Experts: Successful New Year's Resolutions Should Be Ambitious, But Realistic

New Years resolutions are hard to keep. Find out how.
By on 01/02/2020 2:00 PM

Source: MedicineNet Health News

New Year's resolutions - which statistics show are overwhelmingly about improving health - are famously difficult to keep.

In 2019, 80% of survey respondents had failed to keep their resolutions even beyond Jan. 31, and just 8% reported they adhered to their resolutions all year, according to the consumer data clearinghouse Statista.

So how do you make it into that coveted 8% of lean, fit, non-smoking resolution keepers?

Experts at Harvard Medical School and the American Psychological Association (APA) said for the best chance of success, make your resolutions ambitious, but manageable. If you want to change a health behavior - and 6 of the top 12 resolutions nationwide have to do with diet, exercise, smoking or alcohol use - you should pick one bad habit at a time.

"Unhealthy behaviors develop over the course of time," states an APA article. "Thus, replacing unhealthy behaviors with healthy ones requires time. Don't get overwhelmed and think that you have to reassess everything in your life. Instead, work toward changing one thing at a time."

You can take those ambitious goals and break them down into smaller, manageable steps. The following are tips from our MedicineNet doctors to help you on your way to improved health in 2020.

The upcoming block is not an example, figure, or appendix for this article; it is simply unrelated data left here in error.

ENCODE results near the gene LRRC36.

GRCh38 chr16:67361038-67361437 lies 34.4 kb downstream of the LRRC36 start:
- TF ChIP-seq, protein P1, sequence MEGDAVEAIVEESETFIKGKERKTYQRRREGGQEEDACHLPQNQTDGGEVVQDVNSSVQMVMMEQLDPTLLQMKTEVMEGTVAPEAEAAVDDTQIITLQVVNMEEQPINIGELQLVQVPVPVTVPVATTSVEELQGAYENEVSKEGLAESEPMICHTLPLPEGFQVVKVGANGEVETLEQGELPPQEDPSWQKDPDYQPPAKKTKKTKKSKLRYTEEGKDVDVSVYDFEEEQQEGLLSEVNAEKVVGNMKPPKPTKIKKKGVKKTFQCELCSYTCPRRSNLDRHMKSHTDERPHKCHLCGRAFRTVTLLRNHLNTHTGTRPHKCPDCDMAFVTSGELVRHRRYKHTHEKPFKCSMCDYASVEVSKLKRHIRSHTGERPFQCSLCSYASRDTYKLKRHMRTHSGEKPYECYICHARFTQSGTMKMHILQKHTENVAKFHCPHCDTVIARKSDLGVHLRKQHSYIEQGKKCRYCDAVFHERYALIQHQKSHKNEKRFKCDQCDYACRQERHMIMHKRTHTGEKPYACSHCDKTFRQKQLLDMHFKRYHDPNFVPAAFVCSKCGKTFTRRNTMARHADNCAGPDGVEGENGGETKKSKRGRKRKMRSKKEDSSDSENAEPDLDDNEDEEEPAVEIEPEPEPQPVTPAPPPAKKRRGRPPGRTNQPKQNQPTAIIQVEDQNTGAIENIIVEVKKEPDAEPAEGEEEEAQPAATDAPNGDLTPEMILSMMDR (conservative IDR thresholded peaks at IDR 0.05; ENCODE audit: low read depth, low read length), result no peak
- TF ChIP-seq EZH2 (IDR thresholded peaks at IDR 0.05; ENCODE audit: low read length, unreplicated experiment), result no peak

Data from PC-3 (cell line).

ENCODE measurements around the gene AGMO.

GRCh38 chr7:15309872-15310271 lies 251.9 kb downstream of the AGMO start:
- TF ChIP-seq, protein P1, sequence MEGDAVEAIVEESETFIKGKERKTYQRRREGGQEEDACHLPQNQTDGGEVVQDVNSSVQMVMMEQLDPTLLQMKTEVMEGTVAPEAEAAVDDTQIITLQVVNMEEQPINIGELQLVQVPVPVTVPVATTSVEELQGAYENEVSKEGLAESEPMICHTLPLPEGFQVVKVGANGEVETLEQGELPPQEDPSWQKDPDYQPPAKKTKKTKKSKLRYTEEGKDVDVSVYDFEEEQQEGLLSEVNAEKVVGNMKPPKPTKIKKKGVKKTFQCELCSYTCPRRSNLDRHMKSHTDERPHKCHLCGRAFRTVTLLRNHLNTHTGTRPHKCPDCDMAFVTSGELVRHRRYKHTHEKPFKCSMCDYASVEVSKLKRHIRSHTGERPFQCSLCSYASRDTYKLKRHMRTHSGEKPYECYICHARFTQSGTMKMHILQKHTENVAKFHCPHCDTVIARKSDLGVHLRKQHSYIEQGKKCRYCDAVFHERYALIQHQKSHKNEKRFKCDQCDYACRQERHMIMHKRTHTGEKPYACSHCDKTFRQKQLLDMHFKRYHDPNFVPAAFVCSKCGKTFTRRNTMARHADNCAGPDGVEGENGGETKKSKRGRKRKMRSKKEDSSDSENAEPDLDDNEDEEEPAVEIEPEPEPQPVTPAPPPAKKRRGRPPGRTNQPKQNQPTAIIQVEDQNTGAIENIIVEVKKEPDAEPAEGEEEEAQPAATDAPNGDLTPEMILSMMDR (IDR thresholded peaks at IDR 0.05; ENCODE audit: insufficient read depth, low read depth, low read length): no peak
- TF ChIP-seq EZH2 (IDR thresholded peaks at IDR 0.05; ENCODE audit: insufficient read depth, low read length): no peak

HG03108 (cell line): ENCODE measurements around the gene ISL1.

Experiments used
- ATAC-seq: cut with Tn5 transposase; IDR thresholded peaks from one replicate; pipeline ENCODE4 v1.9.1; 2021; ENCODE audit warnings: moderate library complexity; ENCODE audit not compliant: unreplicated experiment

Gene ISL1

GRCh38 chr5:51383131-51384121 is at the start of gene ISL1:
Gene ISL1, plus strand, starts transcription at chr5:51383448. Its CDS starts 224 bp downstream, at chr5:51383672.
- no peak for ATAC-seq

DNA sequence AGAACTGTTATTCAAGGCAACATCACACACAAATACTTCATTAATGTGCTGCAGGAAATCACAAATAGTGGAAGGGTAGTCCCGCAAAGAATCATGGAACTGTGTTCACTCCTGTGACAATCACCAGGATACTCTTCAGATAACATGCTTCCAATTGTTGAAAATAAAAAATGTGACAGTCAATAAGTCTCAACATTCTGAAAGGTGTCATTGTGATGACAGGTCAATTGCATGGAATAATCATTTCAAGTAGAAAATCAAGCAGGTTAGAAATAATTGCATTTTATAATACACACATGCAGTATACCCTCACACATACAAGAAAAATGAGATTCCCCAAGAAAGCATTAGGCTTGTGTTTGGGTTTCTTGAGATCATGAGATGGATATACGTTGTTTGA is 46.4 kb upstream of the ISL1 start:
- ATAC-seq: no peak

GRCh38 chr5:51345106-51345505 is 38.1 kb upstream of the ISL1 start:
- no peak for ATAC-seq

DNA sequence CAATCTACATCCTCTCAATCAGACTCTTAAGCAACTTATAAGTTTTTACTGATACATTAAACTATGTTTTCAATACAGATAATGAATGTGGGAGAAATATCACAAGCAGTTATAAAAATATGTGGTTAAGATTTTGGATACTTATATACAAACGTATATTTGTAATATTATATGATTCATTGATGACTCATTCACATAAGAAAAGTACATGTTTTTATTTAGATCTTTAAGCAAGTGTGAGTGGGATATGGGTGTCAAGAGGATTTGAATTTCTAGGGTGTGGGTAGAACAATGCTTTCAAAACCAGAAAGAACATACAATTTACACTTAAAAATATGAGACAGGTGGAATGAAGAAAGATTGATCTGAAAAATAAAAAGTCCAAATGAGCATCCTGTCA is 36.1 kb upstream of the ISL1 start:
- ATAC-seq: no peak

Tips for Changing Your Diet and Losing Weight

Medical science has established that eating proper foods can influence health for all age groups, according to MedicineNet author . The U.S. Department of Agriculture's current dietary guidelines state the following:

  • Eat a variety of foods.
  • Balance the food you eat with physical activity -- maintain or improve your weight.
  • Choose a diet with plenty of grain products, vegetables, and fruits.
  • Choose a diet low in fat, saturated fat, and cholesterol.
  • Choose a diet moderate in sugars.
  • Choose a diet moderate in salt and sodium.
  • If you drink alcoholic beverages, do so in moderation.

Scientists have made major strides in understanding obesity and in improving the medication treatment of this important disease, Dr. Balentine said. In time, better, safer, and more effective obesity medications will be available.

But currently there is still no "magic cure" for obesity. The best and safest way to lose fat and keep it off, according to Dr. Balentine, is through a commitment to a lifelong process of proper diet and regular exercise. Medications should be considered helpful adjuncts to diet and exercise for patients whose health risk from obesity clearly outweigh the potential side effects of the medications.

Almost any of the commercial weight-loss programs can work, but only if they motivate you sufficiently to decrease the amount of calories you eat or increase the amount of calories you burn each day (or both).

How to Exercise More Regularly

and MedicineNet author, acknowledges adding exercise can be tough when you have a busy life. But five of the most popular and effective exercises can be done for free anywhere, without buying expensive gym memberships or bulky home equipment. Consistency is the real key.